Safety has always been at the core of ISRI. In ISRI’s mission statement — ISRI is the Voice of the Recycling Industry™, promoting safe, economically sustainable and environmentally responsible recycling through networking, advocacy, and education — safe is the first concept ISRI promotes. But how does safety actually playout in the day-to-day lives of ISRI and ISRI members? Education and training are a big component.
Education and training are conducted by the ISRI safety team and help recyclers evaluate and improve their operations. These include a variety of in-person and virtual offerings focused on: general facility safety, creating a culture of safety, hazard recognition, transportation assessment, machine guarding, material handling and more.
“Back around 2004/2005 ISRI members saw a need for a more refined approach to safety for the recycled materials industry,” said VP of Safety Tony Smith. “Through hundreds of outreach efforts, we learned where the hazards are and developed some appropriate tools and guidance.”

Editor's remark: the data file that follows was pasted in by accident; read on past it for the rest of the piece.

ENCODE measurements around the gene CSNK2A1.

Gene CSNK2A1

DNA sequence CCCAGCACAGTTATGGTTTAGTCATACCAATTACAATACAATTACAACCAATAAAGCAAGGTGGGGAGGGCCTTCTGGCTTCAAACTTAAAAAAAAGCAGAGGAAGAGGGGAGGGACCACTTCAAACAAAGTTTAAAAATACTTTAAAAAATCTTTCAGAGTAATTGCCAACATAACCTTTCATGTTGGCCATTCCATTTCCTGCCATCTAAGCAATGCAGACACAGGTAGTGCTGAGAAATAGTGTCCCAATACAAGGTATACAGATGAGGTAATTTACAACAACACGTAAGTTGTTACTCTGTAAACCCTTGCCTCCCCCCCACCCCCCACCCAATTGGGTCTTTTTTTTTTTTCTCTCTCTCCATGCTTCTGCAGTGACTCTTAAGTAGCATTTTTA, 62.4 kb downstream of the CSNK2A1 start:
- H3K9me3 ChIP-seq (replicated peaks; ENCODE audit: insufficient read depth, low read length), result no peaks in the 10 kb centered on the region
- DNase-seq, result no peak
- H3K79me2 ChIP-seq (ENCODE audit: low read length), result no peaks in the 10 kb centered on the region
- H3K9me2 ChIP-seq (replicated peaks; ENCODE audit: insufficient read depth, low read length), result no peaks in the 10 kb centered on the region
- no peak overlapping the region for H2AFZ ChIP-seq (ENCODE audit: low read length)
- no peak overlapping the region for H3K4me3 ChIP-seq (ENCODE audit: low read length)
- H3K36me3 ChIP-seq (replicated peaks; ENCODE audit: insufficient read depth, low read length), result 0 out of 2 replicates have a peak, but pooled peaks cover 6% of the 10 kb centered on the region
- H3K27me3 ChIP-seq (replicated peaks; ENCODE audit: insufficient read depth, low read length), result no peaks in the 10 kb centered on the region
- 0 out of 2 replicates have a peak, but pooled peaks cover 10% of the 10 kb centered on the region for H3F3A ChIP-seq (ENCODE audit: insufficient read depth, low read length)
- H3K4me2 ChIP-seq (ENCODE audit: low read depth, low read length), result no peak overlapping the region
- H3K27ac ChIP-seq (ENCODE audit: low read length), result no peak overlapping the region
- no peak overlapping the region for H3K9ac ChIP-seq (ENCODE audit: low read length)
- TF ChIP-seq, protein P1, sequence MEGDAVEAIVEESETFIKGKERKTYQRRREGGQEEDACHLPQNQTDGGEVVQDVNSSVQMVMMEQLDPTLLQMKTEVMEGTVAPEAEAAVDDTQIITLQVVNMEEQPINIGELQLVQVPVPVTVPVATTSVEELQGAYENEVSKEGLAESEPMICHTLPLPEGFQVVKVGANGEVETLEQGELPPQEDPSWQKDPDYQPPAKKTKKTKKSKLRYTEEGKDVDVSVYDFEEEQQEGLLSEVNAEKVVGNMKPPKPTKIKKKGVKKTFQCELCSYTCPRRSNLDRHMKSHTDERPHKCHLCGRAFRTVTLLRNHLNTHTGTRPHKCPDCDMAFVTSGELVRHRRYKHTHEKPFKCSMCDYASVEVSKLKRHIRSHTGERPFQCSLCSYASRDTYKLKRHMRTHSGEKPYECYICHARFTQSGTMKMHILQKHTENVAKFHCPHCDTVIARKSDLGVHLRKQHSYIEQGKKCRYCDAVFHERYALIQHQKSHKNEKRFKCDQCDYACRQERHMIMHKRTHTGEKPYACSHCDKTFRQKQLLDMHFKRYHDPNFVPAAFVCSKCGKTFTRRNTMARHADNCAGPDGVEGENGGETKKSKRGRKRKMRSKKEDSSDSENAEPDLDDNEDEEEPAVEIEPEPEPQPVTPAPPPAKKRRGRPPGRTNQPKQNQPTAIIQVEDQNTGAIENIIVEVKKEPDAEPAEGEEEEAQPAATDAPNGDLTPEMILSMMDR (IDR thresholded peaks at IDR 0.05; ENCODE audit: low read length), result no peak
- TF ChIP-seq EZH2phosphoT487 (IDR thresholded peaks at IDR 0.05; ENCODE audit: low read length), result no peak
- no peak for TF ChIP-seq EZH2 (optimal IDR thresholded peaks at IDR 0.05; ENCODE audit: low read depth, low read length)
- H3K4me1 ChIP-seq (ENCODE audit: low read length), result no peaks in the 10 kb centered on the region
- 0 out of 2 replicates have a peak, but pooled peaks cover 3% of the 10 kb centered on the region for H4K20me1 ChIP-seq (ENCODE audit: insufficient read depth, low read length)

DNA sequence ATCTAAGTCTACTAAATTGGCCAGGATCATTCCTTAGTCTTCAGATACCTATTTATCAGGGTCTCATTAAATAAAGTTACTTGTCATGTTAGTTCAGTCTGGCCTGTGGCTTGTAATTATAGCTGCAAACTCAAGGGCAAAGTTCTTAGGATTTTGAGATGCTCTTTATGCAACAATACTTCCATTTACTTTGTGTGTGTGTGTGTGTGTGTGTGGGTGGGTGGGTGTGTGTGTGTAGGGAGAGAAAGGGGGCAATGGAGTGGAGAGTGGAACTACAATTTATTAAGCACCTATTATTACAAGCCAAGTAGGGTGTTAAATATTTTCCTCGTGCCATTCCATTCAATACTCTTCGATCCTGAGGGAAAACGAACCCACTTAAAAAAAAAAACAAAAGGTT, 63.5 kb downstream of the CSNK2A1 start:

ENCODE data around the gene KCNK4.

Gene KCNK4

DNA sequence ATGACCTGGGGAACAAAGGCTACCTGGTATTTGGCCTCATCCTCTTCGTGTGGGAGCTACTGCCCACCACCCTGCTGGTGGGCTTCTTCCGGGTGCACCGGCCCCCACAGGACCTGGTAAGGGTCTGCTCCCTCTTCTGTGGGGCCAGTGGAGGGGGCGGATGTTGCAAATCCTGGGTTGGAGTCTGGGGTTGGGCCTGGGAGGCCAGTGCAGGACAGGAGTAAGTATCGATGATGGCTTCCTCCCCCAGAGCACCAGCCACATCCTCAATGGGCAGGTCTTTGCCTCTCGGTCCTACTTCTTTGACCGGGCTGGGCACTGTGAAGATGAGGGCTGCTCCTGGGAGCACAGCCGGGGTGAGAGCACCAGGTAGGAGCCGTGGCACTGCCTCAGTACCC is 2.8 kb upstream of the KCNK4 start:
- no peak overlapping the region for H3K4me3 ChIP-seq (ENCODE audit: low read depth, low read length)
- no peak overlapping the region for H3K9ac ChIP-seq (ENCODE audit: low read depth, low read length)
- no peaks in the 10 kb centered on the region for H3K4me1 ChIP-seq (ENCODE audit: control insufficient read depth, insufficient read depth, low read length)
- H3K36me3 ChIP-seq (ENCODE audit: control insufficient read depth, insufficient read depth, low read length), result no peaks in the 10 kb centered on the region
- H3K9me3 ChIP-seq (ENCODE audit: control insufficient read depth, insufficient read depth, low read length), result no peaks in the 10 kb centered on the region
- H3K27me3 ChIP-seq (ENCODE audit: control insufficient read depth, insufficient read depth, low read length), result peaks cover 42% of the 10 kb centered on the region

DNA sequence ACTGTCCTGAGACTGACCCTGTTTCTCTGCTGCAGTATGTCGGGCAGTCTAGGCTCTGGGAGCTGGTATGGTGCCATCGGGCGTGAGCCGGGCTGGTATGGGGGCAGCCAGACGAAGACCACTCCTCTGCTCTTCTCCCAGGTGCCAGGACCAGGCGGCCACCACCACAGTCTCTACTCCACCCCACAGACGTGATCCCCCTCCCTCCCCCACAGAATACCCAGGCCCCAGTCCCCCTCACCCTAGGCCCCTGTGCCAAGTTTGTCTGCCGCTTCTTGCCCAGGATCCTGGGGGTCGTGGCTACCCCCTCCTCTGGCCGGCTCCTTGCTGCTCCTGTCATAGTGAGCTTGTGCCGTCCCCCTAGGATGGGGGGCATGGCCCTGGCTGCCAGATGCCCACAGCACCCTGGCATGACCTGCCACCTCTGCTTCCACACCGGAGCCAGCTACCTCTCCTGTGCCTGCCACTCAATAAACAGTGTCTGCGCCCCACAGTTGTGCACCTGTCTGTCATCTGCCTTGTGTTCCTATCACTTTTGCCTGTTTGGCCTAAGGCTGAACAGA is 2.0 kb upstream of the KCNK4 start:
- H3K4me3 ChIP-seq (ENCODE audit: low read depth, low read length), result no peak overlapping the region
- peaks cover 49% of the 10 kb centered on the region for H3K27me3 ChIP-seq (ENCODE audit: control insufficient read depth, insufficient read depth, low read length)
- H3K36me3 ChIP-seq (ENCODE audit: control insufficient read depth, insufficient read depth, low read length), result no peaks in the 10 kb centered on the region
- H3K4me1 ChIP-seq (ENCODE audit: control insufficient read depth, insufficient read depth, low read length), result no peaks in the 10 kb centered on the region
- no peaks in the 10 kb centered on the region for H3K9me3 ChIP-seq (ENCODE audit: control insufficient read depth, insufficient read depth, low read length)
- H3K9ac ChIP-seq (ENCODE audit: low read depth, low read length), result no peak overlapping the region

The tools and trainings that came out of this approach eventually led ISRI to partner with the Occupational Safety and Health Administration (OSHA). Through this partnership, ISRI has received grants over the past seven years to continue its safety outreach initiatives.
One of the most recent grants ISRI received from OSHA focuses on fire safety. ISRI developed a class, Hazard Recognition: Fire Safety and Prevention, to assist all recycling facilities and all commodities to better understand and deal with hazards associated with fires in recycling facilities not limited to materials recovery facilities (MRFs) and recycled materials processing environments. Attendees learn ways to potentially control these hazards and to avoid significant losses due to fires. The course is taught by ISRI Safety and a fire professional familiar with recycling facilities.
This article is the first in a series spotlighting ISRI’s focus on safety. In an upcoming article we’ll take a look at the ISRI member perspective and dive deep on what they get out of these safety trainings.